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A Polio Survivor In The DRC Spreads The Word To Parents: Vaccines Work

A polio survivor being pushed in a wheelchair in the Democratic Republic of the Congo outside a hospital

This article was posted in Forbes. Read more here

Paralyzed as a child by polio, Rajabu Vampise is taking his message to the streets, urging parents in the Democratic Republic of the Congo to vaccinate their children.

Building trust in vaccines safeguards children’s health and well-being

Rajabu Vampise was a happy, healthy 2-year-old when he contracted polio and lost the use of his legs. His parents were opposed to vaccination, so he was not protected from the deadly viral disease.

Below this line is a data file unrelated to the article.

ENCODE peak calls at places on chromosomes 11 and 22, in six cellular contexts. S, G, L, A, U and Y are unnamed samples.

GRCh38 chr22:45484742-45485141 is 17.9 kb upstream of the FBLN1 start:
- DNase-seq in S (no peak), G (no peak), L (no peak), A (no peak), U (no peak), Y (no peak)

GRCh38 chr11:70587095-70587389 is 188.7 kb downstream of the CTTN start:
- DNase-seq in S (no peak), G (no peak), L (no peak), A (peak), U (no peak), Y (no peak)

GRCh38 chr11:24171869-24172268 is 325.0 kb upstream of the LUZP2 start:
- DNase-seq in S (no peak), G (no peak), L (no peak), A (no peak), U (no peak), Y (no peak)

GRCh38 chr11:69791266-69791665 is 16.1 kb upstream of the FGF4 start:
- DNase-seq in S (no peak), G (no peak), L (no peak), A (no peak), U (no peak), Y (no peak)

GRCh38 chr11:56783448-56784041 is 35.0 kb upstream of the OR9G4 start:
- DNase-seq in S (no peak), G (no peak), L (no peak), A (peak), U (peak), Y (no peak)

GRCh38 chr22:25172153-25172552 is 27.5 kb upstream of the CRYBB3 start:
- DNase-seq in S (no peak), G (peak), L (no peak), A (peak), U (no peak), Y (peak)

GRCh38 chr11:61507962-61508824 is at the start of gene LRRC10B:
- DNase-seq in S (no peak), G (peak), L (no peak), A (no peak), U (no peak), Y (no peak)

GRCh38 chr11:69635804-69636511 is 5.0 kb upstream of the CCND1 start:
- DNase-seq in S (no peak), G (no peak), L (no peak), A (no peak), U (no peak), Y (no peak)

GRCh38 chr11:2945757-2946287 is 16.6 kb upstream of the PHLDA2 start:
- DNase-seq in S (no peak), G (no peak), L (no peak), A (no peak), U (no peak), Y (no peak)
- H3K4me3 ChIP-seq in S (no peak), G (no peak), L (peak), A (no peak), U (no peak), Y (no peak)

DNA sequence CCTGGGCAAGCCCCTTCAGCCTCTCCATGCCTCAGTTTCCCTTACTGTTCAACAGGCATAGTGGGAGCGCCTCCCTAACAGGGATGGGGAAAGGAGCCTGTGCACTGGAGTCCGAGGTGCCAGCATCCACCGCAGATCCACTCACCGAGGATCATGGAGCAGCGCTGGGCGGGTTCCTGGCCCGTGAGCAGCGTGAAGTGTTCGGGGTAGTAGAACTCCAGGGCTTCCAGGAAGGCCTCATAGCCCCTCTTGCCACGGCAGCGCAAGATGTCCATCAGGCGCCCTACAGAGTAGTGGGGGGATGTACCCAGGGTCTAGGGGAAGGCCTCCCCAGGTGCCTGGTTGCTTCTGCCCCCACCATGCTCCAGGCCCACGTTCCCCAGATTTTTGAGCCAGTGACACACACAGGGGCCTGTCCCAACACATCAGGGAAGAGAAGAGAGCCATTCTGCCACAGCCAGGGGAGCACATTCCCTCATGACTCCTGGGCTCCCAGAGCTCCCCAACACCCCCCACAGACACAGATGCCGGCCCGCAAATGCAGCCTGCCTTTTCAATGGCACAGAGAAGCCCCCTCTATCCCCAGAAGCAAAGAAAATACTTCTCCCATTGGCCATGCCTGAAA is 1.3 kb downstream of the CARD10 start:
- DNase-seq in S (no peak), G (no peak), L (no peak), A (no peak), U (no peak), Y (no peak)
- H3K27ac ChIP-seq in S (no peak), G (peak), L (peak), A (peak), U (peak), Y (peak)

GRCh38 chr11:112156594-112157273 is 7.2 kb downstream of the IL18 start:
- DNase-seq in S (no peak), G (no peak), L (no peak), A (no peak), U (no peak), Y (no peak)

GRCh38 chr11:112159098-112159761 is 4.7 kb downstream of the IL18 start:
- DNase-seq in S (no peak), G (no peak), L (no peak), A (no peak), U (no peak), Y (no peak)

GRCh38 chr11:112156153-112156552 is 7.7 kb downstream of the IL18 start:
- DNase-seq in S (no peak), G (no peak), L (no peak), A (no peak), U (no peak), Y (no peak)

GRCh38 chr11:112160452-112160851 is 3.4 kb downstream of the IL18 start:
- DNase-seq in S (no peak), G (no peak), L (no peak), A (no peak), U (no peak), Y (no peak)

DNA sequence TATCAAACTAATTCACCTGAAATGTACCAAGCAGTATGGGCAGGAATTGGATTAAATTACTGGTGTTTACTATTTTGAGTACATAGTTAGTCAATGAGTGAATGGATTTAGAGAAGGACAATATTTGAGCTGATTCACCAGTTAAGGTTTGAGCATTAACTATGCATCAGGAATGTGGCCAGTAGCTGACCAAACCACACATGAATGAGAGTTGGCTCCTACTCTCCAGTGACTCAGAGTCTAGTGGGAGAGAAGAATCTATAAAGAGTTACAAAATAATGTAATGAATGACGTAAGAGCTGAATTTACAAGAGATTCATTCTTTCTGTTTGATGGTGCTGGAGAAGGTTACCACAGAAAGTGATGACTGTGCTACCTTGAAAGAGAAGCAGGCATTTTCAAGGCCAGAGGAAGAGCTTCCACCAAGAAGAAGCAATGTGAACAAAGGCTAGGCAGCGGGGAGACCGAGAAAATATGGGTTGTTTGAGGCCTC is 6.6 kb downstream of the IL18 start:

Now 27, he works as a UNICEF-supported community mobilizer in Maniema province, Democratic Republic of the Congo, raising awareness about the power of vaccines. He uses a hand-pedal bike to get around in his community, encouraging mothers and fathers to vaccinate their children.

“Polio is a very dangerous disease,” Vampise says. “I just want to raise parents’ awareness; they should not refuse to have their children vaccinated. If I’d been vaccinated, I wouldn’t be in this state.”

UNICEF and partners vaccinate over 400 million children against polio every year

Thanks to dedicated community workers like Vampise, polio has been nearly eradicated in many parts of the world. To eliminate polio completely, every child in every household must be vaccinated.

Led by national governments and supported by six core partners — UNICEF, the World Health Organization (WHO), Rotary International, the U.S. Centers for Disease Control and Prevention (CDC), the Bill & Melinda Gates Foundation and Gavi, the Vaccine Alliance — the Global Polio Eradication Initiative (GPEI) vaccinates over 400 million children against polio each year.

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